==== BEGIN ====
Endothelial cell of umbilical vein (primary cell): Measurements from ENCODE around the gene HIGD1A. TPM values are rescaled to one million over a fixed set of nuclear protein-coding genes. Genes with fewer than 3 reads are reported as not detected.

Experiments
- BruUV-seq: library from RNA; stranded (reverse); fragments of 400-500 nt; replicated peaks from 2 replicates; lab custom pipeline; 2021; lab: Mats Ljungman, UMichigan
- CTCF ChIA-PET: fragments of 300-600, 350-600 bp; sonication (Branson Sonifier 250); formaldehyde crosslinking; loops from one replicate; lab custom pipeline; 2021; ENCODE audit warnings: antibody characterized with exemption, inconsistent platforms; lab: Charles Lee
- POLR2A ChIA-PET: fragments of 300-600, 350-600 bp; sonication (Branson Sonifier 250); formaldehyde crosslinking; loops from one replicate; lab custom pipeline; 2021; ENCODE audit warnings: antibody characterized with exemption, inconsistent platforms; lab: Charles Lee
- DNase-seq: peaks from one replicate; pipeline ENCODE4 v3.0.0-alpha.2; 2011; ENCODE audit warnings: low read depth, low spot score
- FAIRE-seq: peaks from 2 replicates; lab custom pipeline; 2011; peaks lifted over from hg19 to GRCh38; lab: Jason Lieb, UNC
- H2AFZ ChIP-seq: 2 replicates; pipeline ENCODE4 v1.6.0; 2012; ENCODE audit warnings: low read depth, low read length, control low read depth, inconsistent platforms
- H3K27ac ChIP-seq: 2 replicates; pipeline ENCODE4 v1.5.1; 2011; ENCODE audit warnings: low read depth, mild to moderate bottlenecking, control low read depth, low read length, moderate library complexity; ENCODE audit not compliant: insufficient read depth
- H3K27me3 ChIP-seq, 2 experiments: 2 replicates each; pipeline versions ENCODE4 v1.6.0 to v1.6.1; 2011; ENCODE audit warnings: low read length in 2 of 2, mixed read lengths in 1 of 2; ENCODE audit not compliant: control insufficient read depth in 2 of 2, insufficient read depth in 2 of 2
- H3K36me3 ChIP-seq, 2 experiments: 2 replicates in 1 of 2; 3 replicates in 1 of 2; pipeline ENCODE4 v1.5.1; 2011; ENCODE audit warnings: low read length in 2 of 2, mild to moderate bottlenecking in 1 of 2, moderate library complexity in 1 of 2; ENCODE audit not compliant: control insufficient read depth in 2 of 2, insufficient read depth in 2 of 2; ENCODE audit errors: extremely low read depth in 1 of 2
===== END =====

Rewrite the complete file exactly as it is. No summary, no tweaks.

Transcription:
Endothelial cell of umbilical vein (primary cell): Measurements from ENCODE around the gene HIGD1A. TPM values are rescaled to one million over a fixed set of nuclear protein-coding genes. Genes with fewer than 3 reads are reported as not detected.

Experiments
- BruUV-seq: library from RNA; stranded (reverse); fragments of 400-500 nt; replicated peaks from 2 replicates; lab custom pipeline; 2021; lab: Mats Ljungman, UMichigan
- CTCF ChIA-PET: fragments of 300-600, 350-600 bp; sonication (Branson Sonifier 250); formaldehyde crosslinking; loops from one replicate; lab custom pipeline; 2021; ENCODE audit warnings: antibody characterized with exemption, inconsistent platforms; lab: Charles Lee
- POLR2A ChIA-PET: fragments of 300-600, 350-600 bp; sonication (Branson Sonifier 250); formaldehyde crosslinking; loops from one replicate; lab custom pipeline; 2021; ENCODE audit warnings: antibody characterized with exemption, inconsistent platforms; lab: Charles Lee
- DNase-seq: peaks from one replicate; pipeline ENCODE4 v3.0.0-alpha.2; 2011; ENCODE audit warnings: low read depth, low spot score
- FAIRE-seq: peaks from 2 replicates; lab custom pipeline; 2011; peaks lifted over from hg19 to GRCh38; lab: Jason Lieb, UNC
- H2AFZ ChIP-seq: 2 replicates; pipeline ENCODE4 v1.6.0; 2012; ENCODE audit warnings: low read depth, low read length, control low read depth, inconsistent platforms
- H3K27ac ChIP-seq: 2 replicates; pipeline ENCODE4 v1.5.1; 2011; ENCODE audit warnings: low read depth, mild to moderate bottlenecking, control low read depth, low read length, moderate library complexity; ENCODE audit not compliant: insufficient read depth
- H3K27me3 ChIP-seq, 2 experiments: 2 replicates each; pipeline versions ENCODE4 v1.6.0 to v1.6.1; 2011; ENCODE audit warnings: low read length in 2 of 2, mixed read lengths in 1 of 2; ENCODE audit not compliant: control insufficient read depth in 2 of 2, insufficient read depth in 2 of 2
- H3K36me3 ChIP-seq, 2 experiments: 2 replicates in 1 of 2; 3 replicates in 1 of 2; pipeline ENCODE4 v1.5.1; 2011; ENCODE audit warnings: low read length in 2 of 2, mild to moderate bottlenecking in 1 of 2, moderate library complexity in 1 of 2; ENCODE audit not compliant: control insufficient read depth in 2 of 2, insufficient read depth in 2 of 2; ENCODE audit errors: extremely low read depth in 1 of 2